Also, it must be pointed out that presence of an Su-25 actually builds the case that the separatists had something they were shooting at in the area but "screwed the pooch". A nearly identical thing happened on 4 Oct 2001 when the Ukrainian military shot at a practice drone and downed an airliner.

I think we, the US, are behaving very stupidly in this and have in no small part created it. Nobody in the US media is questioning why we are suddenly concerned with the events in the Ukraine or explaining rational Russian interests there adequately, and it's a terrible shame. I simply don't think the conspiracy theories on the airliner are helpful to building that point though, and are at best distractions.

With greatest respect, MKL

turcopolier

Alan

I suggest Vietnam, Cuba or North Korea as an alternative location for residence. pl

Babak Makkinejad

Stalin resurrected Poland twice - once after the Russian Revolution when he was the Commissar of Nationalities and again at the end of World War II.

Dismayed

"The Baltic States and Poland were victims of Russian aggression and genocide in Czarist ..."

I have zero sympathy for these aged hatreds. The suffering of the Baltic States and Poland in Czarist times was par for the course for many European powers during that era. Victims and criminals are both long dead. I don't hear the Irish constantly whining. Why should I (as an American) have the slightest interest in listening to whining from Latvia or Ukraine?

"... and, especially Soviet times under Stalin."

Stalin was a Georgian, not a Russian, and he ruled a BOLSHEVIK empire, not a Russian one. That most 'citizens' were ethnic Great Russians doesn't invalidate the reality that the empire was not run for their benefit.

"Check out Katyn forest and the Gulags of Siberian Russia for proof."

The Polish victims in Katyn were a threat to the Bolshevik Empire and the majority of denizens of the Siberian Gulag were ethnic Russians. I wonder how many Katyn victims had ancestors who were (pampered and privileged) Polish nobles in the Russian Empire?

A quarter century is adequate time for East Europeans and our vaunted Ivy-League-degreed 'intellectuals' to pull their collective heads out of their collective ass and realize that the Bolshevik Empire is dead and gone. No flavor of communism is remotely competitive as a formative ideology on a global scale today.

Russia is a great power that must be dealt with on the basis of its own capabilities and activities. Fifteen hundred stoneburners aimed at our cities puts to the lie that notion that it is not a great power. There is far too much on the line to continue toleration of self-entitled victim myths. If Eastern Europeans (especially these moronic Ukrainians) think the the United States government (or deep state, or people, or whatever) will bail them out when the chips are down they are even bigger fools than I had already thought.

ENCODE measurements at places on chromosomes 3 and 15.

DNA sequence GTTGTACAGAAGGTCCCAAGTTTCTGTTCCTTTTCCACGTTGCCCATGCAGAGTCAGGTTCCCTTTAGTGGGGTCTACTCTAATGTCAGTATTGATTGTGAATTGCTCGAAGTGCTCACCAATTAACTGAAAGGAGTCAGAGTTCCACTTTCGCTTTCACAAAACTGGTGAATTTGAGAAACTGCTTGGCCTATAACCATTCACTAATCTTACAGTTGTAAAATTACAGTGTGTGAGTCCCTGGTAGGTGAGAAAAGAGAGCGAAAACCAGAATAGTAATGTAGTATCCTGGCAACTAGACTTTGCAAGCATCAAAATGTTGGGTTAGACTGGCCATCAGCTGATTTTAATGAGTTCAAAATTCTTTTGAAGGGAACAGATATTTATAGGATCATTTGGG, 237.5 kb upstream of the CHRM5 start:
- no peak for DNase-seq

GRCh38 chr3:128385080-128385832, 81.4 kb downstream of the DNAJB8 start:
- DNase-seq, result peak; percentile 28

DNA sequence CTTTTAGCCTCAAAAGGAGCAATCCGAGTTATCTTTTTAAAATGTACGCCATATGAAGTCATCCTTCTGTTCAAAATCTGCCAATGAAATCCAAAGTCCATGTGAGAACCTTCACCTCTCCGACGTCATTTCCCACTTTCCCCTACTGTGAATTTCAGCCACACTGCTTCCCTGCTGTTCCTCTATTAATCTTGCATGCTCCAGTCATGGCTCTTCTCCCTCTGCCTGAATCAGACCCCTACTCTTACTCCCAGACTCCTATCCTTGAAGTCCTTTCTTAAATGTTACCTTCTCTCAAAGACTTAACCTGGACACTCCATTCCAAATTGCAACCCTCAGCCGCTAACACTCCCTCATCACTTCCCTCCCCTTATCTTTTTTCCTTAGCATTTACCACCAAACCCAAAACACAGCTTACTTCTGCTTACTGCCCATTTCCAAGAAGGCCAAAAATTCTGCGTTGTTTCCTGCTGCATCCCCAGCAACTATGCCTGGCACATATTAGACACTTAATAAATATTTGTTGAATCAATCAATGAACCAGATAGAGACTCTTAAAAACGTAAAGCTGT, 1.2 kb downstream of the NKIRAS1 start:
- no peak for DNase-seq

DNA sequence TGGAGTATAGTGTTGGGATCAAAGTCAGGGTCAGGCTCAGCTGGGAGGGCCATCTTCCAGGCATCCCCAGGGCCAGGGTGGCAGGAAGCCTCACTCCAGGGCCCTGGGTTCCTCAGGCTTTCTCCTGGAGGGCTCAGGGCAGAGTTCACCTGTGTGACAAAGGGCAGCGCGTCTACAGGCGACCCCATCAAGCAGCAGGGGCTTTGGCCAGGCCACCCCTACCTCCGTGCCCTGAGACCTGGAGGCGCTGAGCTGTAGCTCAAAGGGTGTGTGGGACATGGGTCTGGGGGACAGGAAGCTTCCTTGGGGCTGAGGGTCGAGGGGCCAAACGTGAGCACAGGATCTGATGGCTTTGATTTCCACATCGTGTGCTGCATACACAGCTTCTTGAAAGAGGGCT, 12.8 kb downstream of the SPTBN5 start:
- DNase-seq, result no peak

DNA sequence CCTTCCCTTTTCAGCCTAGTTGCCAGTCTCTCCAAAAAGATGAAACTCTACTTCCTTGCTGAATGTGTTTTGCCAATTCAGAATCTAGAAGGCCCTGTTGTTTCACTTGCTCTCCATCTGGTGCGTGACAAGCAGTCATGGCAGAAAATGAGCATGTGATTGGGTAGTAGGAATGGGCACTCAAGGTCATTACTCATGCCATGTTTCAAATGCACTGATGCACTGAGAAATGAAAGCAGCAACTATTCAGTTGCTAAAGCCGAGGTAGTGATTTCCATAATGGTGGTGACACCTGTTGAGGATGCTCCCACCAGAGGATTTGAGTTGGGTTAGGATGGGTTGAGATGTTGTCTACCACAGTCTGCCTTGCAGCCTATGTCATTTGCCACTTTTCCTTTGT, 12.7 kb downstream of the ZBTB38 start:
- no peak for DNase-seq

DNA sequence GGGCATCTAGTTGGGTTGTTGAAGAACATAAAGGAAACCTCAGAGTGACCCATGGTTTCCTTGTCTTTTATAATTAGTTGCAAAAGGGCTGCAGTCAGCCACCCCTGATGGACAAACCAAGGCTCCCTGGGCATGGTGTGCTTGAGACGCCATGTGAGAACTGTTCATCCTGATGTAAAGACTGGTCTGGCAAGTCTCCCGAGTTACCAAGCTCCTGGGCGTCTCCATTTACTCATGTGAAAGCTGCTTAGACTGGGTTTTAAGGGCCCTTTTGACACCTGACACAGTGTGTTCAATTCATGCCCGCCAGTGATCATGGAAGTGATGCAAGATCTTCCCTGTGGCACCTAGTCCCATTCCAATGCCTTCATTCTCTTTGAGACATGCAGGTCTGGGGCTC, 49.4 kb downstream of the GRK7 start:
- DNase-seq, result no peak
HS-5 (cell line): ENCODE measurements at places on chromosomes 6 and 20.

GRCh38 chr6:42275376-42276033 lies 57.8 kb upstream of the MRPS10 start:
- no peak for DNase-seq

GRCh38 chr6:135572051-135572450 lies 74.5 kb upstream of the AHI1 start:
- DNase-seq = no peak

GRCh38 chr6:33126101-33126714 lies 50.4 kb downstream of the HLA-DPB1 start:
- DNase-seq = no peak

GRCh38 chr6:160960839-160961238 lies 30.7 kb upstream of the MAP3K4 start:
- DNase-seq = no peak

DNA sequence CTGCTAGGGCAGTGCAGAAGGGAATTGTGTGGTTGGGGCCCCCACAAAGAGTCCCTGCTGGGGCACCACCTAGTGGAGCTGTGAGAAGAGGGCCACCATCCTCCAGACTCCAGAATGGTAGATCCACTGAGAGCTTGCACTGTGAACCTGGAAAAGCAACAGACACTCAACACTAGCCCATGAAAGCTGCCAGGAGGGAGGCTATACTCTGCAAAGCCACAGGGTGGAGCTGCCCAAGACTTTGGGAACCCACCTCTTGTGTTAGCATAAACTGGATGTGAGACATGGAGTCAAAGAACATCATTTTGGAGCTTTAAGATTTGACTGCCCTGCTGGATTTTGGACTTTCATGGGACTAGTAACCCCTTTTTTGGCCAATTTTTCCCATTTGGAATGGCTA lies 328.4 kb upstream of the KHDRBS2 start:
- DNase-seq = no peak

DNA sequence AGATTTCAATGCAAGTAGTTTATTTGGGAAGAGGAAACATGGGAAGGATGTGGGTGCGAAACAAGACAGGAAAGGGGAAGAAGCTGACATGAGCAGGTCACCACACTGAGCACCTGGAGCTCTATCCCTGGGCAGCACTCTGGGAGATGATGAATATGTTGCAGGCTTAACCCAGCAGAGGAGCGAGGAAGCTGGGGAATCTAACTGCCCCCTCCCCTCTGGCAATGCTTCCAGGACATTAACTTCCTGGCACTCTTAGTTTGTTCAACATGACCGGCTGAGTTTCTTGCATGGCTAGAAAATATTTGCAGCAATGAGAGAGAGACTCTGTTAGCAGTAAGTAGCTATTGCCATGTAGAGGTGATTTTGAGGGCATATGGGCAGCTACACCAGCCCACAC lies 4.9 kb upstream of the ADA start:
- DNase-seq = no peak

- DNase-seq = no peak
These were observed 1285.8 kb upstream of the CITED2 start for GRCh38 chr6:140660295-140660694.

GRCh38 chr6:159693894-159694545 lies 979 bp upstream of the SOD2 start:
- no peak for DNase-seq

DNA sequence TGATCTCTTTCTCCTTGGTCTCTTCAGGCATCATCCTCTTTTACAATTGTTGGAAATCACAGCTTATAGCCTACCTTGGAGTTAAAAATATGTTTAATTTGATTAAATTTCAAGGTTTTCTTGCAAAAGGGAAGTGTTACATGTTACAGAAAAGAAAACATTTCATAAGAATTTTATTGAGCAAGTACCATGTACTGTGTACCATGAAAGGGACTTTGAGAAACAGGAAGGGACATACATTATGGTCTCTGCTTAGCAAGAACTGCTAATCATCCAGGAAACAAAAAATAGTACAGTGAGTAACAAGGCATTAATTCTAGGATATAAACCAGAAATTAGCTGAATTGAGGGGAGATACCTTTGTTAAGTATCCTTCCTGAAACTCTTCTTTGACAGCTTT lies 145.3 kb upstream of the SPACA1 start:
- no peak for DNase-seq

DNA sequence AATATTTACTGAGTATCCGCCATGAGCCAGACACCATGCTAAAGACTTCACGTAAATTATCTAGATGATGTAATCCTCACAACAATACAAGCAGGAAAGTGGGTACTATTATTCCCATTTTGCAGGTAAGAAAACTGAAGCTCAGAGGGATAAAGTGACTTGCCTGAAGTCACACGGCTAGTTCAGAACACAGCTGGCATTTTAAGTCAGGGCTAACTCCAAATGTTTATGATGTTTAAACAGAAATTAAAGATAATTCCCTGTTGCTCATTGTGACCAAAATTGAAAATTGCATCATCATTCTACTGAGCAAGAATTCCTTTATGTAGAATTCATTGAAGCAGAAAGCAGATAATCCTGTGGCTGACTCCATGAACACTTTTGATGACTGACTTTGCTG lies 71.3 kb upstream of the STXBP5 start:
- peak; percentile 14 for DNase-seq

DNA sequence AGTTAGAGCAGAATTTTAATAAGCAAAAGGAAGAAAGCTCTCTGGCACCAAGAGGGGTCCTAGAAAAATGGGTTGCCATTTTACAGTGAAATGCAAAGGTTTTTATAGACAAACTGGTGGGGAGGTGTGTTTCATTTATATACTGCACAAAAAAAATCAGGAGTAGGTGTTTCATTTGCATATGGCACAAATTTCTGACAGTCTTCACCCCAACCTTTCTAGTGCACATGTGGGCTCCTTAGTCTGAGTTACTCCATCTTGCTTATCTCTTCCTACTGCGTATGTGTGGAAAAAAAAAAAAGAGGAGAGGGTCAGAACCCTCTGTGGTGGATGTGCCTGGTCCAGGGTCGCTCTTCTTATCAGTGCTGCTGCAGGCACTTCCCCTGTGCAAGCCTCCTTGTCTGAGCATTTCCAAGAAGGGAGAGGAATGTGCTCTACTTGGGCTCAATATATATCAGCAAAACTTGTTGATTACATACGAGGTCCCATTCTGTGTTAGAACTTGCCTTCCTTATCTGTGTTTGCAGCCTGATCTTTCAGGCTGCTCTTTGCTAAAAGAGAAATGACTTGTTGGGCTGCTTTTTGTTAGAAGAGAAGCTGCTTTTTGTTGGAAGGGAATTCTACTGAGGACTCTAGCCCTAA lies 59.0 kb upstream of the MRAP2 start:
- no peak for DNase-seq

CatMack

Dear Babak,

Your country (if I guess correctly) was “occupied” by UK, USSR and USA for 30 years. I would expect you would have more judgement of what it means for national spirit and what are risks associated should such a situation last more than one generation.

The first time Stalin “resurrected” Poland was when he decided to act upon his own ambition and disobey Tukhachevski and Lenin’s orders during Battle of Warsaw in 1920 (http://en.wikipedia.org/wiki/Battle_of_Warsaw_(1920)). Some say this contributed to Lenin’s premature death and, ultimately, Tukhachevski’s purge. The second time, based on the satanic deal from Teheran, he created “People’s Republic of Poland”. Was the intention behind the U.S. invasion of Iraq in 2003 resurrection of Abbasid Caliphate?

As to the Polish Nobles (Sarmatians as they called themselves, http://en.wikipedia.org/wiki/Sarmatism), never liked them as a whole myself. Must by my peasant upbringing. This being said, as a social and economic class, they were destroyed during partitions and subsequent uprisings. Some collaborated, the rest diffused and allowed a new Polish romantic mythos to emerge.

When the time to fight for and rebuilt Second Republic came between 1918-1939 this yielded somewhat naïve, but extremely cohesive society. One that has seen organized collaboration with neither Soviets nor Nazis. One that has maintained an underground justice system punishing individual collaboration through the complete war. Not an unblemished picture, but morally heads and shoulders above anyone else, including so called Western “allies”.

Best,

CatMack

Pre-WWWI Tsarist Russia, Prussia and (especially) Austro-Hungary were not paradises, but they did not engage in genocide in Central Europe. Certainly not towards Baltic Nations. In case of Poland, the only clear incident I am aware of is so called Massacre of Praga during the Kosciuszko Uprising in 1794 (http://en.wikipedia.org/wiki/Battle_of_Praga, Praga is right-side part of Warsaw), with some 5,000 to 10,000 killed and wounded. Seventy years ago to the day, the same civilized people, when decided to succumb to statist and totalitarian ideologies at the expense of their religion, in cold blood raped and murdered at least 50,000 civilians on Wola (http://en.wikipedia.org/wiki/Wola_massacre), only to be followed by 200,000 more. All done by Germans, with some Russian (RONA) involvement.